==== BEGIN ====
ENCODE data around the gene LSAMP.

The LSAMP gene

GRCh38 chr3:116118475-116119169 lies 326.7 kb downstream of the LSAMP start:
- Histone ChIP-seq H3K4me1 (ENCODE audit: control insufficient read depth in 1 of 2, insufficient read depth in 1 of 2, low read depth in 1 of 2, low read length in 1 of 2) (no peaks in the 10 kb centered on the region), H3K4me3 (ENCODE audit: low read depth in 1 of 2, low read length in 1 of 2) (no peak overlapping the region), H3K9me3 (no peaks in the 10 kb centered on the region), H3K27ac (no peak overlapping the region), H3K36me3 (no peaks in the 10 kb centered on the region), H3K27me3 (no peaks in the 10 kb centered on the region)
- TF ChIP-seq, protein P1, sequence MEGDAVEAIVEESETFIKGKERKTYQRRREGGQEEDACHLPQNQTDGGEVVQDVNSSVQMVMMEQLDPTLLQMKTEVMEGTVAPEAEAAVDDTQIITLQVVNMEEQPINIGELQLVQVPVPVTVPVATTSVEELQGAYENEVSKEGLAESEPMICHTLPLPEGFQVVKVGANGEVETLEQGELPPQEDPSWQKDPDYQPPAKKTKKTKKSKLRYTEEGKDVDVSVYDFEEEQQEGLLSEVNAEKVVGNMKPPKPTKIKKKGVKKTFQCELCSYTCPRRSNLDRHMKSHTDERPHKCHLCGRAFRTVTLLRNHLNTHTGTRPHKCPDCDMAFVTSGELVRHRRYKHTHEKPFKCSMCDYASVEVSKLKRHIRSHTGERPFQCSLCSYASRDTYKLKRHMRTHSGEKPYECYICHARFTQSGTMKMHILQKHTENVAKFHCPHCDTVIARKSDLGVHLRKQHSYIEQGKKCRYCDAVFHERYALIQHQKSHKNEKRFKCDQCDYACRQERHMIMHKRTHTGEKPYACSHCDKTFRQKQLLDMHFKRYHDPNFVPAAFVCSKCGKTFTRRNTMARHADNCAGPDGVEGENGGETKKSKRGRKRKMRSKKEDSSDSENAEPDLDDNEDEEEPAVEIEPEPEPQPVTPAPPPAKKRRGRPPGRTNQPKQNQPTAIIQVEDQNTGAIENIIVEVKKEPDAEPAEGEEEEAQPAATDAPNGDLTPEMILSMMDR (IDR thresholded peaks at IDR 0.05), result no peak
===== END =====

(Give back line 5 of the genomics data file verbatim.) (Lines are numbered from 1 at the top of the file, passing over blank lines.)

- TF ChIP-seq, protein P1, sequence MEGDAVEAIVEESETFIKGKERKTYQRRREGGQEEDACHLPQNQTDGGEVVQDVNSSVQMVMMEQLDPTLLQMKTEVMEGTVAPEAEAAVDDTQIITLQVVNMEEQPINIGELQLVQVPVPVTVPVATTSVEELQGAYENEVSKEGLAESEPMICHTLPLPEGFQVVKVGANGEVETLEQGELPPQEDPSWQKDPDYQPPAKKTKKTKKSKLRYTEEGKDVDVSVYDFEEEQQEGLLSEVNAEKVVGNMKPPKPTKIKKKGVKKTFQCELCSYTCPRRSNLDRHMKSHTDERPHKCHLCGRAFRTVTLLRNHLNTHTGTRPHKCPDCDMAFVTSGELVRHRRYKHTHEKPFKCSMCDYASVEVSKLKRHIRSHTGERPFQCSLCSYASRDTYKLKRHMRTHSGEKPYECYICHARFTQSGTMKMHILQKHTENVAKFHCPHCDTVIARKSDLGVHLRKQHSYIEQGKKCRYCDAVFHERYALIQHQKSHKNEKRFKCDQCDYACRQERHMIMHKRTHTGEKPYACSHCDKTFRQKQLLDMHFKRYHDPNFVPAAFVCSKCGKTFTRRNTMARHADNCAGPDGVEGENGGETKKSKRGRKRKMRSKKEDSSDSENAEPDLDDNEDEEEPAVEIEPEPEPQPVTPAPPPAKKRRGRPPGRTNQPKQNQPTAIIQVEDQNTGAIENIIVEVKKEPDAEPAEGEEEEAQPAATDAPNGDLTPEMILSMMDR (IDR thresholded peaks at IDR 0.05), result no peak